Sunday, April 27, 2008

Is push-pin addictive?

I ended my last post (Is push-pin as good as poetry?) wondering whether John Stuart Mill would have had a different view of the pleasures offered by sensual and aesthetic pursuits if he had viewed the matter in terms of ongoing choices about the allocation of his time, rather than as a single decision to be made for all time. I had in mind that he might have been able to decide, for example, that this evening he will play push-pin, but tomorrow evening he will go and visit Harriet Taylor and read some poetry by Samuel Taylor Coleridge. (I am assuming that Harriet would have preferred poetry to push-pin.)

Having now thought further about this, I don’t think J.S. would have changed his view if he had framed the issue in terms of a time allocation problem. I think he saw the choice between sensual and aesthetic pleasures as path dependent. In other words, J.S. thought that if he went too frequently down the path to the push-pin parlour (or wherever they played that game) rather than up the path that leads to Harriet’s place of poetry, he would eventually forget how to find Harriet’s place.

Mill saw intellectual tastes as being closely linked to high aspirations and noble feelings. In “Utilitarianism” he wrote:
“Capacity for the nobler feelings is in most natures a very tender plant, easily killed, not only by hostile influences, but by mere want of sustenance and in the majority of young persons it speedily dies away if the occupations to which their position in life has devoted them, and the society into which it has thrown them, are not favourable to keeping that higher capacity in exercise” (here).

He went on to argue that people who do not exercise that higher capacity “addict themselves to inferior pleasures”. According to Mill, this means that they do not “deliberately prefer” these “inferior pleasures”.

As I wrote earlier I know very little about push-pin, but I am prepared to accept that it could be slightly addictive. Similarly, poetry could also be slightly addictive. It is difficult for me to accept, however, that anyone could become addicted to either push-pin or poetry to the extent that they would lose their capacity for rational choice. (Interestingly, but beside the point, the poet Coleridge - whom J.S. admired - claimed that his famous poem ‘Kubla Khan’ was inspired by a dream that was induced by use of opium, a highly addictive activity).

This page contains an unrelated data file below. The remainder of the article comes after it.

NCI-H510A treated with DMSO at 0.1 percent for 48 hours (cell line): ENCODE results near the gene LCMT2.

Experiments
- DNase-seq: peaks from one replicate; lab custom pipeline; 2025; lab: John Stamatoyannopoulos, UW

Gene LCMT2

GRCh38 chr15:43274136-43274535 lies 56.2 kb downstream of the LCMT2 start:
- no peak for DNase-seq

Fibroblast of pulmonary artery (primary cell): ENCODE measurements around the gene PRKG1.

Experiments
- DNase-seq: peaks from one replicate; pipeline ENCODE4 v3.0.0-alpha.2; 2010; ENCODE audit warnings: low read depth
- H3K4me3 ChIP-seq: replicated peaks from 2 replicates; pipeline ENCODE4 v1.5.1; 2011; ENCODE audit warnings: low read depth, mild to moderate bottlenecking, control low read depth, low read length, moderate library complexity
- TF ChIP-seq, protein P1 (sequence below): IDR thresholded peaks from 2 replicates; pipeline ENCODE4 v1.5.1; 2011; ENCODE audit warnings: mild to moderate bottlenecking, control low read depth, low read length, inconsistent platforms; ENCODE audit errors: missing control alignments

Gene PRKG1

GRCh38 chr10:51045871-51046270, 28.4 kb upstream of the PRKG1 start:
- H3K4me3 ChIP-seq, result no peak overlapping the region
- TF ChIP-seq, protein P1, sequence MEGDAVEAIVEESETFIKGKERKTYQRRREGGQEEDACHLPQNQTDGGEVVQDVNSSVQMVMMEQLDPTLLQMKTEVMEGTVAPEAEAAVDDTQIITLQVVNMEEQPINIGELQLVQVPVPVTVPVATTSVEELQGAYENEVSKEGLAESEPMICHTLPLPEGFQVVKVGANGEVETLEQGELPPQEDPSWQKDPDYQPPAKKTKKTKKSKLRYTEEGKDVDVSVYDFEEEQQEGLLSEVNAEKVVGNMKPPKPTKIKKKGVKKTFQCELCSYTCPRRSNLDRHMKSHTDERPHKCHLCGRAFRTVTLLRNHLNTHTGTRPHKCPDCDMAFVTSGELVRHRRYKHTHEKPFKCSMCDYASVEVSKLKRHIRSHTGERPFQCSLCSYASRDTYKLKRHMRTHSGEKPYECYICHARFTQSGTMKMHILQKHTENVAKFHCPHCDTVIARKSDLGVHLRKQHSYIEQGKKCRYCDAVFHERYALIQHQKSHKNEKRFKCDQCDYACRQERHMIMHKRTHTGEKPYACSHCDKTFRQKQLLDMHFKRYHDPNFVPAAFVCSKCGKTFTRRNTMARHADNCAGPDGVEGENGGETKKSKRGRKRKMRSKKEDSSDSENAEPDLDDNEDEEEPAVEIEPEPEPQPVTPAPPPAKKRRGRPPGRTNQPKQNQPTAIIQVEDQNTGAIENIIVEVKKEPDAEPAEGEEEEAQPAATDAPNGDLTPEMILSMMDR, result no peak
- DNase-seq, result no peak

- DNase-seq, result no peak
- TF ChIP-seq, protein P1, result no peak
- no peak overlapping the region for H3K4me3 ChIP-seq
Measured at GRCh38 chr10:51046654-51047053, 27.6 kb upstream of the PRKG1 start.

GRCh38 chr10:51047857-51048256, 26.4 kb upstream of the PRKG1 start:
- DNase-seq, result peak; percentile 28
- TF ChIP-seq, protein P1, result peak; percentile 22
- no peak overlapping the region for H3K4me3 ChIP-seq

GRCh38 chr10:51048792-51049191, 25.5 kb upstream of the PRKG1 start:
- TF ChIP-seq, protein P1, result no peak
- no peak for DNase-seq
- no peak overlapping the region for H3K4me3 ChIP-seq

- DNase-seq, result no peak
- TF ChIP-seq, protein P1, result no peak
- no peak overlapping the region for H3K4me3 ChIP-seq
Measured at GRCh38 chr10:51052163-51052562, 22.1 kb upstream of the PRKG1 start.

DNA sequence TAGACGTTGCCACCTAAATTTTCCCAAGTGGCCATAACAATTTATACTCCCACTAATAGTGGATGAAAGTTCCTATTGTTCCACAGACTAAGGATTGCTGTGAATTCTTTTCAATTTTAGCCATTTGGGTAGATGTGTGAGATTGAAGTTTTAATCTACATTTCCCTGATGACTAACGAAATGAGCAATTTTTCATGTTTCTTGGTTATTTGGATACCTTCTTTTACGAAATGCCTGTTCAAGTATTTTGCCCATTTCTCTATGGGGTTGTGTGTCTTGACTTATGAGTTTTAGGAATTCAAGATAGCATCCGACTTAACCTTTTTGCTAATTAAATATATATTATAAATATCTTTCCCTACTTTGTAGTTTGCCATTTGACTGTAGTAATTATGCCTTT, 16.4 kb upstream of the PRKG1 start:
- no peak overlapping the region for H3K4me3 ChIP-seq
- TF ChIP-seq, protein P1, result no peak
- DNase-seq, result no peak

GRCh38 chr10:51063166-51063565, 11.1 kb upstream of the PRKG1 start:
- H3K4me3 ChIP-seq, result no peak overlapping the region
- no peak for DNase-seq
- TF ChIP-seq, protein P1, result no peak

Would J.S. still have argued that those “addicted” to inferior pleasures do not deliberately prefer them had he had the opportunity to read what Gary Becker wrote much later about rational addiction? In brief, Becker argues that people choose to consume addictive products because they believe that the pleasure will outweigh the pain. They then choose to continue consuming these products because they believe that the pain of giving up will be greater than the pain of continuing with the habit.

I suspect J.S. would have a problem, as I do, in accepting that this kind of behaviour is rational. He might have been more impressed, however, by Thomas Schelling’s view that addiction is neither purely rational or irrational – it is about self-control. The dopamine system in our brains wants pleasure and wants it now. The cognitive system is better able to make longer term choices, but it can be slow to operate. That means that if we cultivate the habit of thinking strategically we can make better decisions. For example, if we are worried about becoming addicted to push-pin it is possible to make a commitment to read poetry at a particular time when we think we might otherwise make a spur of the moment decision to play push-pin. (Tim Harford writes beautifully about this kind of thing –although not explicitly about push-pin and poetry - in chapter two of his recent book, ‘The Logic of Life’).

Where this leaves me is with the thought that J.S. Mill was slightly off the mark in identifying the capacity to enjoy aesthetic pleasure as a tender plant that can speedily die away through want of sustenance. Rather, it is the capacity to make strategic decisions affecting our own well-being that is the tender plant that requires constant nourishment. It seems to me that humans could not flourish in an environment where aesthetic pleasures were the only pleasures they were permitted to seek. In order to flourish we need the freedom to make strategic decisions affecting our own well-being.